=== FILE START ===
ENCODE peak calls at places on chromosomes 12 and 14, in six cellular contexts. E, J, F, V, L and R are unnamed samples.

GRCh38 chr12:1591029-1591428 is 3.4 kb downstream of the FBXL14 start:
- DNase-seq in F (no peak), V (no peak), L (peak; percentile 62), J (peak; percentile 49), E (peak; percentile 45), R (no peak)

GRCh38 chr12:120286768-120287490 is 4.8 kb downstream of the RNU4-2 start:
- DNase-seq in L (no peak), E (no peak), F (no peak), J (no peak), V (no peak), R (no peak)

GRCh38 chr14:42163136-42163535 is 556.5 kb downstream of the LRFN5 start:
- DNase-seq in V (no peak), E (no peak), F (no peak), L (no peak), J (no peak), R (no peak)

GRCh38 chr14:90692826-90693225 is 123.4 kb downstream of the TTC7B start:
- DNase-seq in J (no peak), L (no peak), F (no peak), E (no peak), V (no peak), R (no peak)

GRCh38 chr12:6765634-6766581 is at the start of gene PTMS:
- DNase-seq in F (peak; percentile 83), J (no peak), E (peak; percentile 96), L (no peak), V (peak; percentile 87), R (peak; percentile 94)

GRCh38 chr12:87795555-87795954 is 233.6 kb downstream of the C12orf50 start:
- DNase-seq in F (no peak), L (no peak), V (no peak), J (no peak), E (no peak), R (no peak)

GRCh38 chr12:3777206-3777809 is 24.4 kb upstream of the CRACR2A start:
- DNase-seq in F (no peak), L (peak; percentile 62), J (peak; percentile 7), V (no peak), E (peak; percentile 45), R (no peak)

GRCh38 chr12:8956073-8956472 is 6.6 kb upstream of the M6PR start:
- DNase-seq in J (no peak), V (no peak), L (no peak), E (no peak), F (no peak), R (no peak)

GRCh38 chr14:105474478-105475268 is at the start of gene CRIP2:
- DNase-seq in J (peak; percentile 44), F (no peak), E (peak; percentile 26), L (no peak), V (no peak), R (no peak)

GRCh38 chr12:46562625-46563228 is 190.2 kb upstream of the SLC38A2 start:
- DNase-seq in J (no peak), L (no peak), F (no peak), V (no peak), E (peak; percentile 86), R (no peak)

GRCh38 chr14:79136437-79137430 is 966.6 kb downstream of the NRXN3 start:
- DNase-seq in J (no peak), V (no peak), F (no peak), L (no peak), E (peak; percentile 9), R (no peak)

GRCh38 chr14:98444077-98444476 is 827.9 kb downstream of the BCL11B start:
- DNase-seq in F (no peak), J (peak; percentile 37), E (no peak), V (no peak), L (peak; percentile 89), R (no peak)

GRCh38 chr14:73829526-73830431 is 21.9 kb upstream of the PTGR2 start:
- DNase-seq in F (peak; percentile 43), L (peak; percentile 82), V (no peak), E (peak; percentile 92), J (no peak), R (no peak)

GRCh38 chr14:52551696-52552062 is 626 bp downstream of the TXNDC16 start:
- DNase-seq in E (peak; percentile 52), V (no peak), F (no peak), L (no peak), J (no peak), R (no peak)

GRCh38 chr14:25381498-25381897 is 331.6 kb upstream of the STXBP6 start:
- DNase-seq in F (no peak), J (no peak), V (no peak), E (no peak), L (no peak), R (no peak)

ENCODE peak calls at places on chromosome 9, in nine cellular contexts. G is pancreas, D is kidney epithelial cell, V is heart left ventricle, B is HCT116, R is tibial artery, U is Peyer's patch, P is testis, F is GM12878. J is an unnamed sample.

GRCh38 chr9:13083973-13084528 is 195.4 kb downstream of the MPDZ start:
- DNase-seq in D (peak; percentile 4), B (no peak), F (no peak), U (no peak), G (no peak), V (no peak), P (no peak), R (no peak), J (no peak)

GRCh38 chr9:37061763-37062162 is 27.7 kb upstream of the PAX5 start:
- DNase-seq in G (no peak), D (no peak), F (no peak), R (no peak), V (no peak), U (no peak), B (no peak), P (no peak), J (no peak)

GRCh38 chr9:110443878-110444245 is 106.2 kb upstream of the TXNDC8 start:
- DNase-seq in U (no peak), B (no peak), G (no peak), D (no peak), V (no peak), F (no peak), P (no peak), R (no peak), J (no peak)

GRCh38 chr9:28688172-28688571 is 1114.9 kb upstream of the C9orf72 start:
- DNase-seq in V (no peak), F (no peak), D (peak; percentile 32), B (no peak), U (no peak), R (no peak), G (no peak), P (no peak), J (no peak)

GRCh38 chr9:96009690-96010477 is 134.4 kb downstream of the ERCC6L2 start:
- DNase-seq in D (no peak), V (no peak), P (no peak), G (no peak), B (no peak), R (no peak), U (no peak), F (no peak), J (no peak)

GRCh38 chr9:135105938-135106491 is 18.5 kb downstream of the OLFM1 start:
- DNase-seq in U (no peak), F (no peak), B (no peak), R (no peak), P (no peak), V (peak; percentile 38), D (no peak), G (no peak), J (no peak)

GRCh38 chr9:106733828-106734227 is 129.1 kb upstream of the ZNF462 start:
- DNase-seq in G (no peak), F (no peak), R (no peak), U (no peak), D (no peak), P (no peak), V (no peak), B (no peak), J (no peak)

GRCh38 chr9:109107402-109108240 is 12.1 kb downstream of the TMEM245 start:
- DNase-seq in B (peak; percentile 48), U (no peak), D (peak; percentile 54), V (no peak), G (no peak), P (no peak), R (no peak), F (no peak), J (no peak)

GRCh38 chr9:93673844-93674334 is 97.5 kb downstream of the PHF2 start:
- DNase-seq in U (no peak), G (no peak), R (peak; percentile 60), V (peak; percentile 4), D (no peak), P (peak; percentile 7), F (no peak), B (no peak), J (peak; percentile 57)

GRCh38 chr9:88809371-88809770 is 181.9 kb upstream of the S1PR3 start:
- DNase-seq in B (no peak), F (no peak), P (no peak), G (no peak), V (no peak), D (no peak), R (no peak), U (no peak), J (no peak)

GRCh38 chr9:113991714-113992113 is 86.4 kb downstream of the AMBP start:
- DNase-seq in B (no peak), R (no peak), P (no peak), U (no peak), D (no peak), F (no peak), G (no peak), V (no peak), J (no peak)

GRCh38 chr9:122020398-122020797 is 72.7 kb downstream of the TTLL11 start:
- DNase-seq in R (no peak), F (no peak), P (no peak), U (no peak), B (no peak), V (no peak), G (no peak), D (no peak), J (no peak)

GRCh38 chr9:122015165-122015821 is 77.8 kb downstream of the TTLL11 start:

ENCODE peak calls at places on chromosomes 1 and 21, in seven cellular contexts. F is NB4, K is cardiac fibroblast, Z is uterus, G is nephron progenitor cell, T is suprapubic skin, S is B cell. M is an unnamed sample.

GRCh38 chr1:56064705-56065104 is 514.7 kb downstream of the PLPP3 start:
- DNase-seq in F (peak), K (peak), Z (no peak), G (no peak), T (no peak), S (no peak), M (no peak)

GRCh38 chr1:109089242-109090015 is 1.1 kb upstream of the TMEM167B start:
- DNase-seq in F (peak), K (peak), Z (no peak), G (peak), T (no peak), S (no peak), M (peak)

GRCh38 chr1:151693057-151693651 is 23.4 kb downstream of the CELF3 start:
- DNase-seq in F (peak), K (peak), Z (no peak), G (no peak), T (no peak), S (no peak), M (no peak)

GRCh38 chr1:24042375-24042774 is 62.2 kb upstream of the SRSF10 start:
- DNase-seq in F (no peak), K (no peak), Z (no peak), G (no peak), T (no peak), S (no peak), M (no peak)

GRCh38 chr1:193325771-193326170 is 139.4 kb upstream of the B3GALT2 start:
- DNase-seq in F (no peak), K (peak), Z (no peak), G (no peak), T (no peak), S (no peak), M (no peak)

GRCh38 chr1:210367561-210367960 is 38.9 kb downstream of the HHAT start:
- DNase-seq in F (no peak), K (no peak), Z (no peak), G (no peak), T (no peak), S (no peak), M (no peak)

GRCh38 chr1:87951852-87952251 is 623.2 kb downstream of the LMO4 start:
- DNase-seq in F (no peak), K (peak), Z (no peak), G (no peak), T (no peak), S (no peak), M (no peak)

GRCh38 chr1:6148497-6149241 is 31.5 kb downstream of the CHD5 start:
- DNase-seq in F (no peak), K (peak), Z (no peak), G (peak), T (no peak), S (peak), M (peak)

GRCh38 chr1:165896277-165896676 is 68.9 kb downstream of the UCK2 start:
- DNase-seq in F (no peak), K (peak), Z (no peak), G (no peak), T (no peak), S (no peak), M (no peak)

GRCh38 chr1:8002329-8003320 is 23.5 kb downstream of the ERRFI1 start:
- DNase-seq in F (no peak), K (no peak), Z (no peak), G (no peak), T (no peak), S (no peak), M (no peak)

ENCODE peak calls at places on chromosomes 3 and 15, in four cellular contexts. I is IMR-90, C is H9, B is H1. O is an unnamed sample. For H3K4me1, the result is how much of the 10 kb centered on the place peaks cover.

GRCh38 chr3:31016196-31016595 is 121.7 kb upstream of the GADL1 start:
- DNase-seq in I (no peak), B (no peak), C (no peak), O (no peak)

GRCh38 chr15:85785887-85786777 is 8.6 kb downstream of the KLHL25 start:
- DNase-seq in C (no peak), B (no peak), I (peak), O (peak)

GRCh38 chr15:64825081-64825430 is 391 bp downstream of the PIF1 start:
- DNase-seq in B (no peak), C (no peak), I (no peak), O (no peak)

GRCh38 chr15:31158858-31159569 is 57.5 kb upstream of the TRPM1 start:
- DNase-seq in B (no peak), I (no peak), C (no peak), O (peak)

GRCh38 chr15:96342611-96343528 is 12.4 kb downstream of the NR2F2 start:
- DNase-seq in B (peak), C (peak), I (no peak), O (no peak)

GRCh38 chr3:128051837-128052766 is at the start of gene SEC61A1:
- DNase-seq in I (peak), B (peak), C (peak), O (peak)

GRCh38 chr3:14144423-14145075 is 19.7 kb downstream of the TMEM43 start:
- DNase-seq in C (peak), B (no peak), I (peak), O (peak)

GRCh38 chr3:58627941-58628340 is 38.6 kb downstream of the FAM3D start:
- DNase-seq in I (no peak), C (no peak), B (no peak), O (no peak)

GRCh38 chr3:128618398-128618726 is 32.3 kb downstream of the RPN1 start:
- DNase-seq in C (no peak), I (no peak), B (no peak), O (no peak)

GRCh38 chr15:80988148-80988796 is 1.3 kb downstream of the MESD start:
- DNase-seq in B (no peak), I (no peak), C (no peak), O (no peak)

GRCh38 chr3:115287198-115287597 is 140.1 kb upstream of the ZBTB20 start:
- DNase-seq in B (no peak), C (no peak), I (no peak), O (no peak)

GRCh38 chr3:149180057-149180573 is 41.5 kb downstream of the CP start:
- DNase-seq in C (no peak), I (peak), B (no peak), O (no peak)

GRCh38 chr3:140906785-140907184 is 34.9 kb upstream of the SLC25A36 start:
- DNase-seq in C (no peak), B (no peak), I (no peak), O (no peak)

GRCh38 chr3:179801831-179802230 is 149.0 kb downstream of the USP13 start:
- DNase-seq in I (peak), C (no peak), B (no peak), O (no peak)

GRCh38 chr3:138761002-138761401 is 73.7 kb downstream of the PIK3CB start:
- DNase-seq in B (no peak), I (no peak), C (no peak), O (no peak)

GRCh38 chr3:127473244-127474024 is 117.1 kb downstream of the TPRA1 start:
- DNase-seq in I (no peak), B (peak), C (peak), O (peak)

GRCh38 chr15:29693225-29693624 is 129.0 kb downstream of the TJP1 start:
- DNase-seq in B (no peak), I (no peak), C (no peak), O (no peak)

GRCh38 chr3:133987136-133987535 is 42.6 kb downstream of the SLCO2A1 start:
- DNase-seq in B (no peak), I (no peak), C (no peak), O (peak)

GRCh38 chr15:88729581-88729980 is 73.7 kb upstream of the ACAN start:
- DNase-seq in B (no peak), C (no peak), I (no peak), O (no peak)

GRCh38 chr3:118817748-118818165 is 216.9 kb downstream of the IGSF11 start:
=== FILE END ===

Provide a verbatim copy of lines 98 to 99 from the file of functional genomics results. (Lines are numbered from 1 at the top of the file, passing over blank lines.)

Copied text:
GRCh38 chr15:80988148-80988796 is 1.3 kb downstream of the MESD start:
- DNase-seq in B (no peak), I (no peak), C (no peak), O (no peak)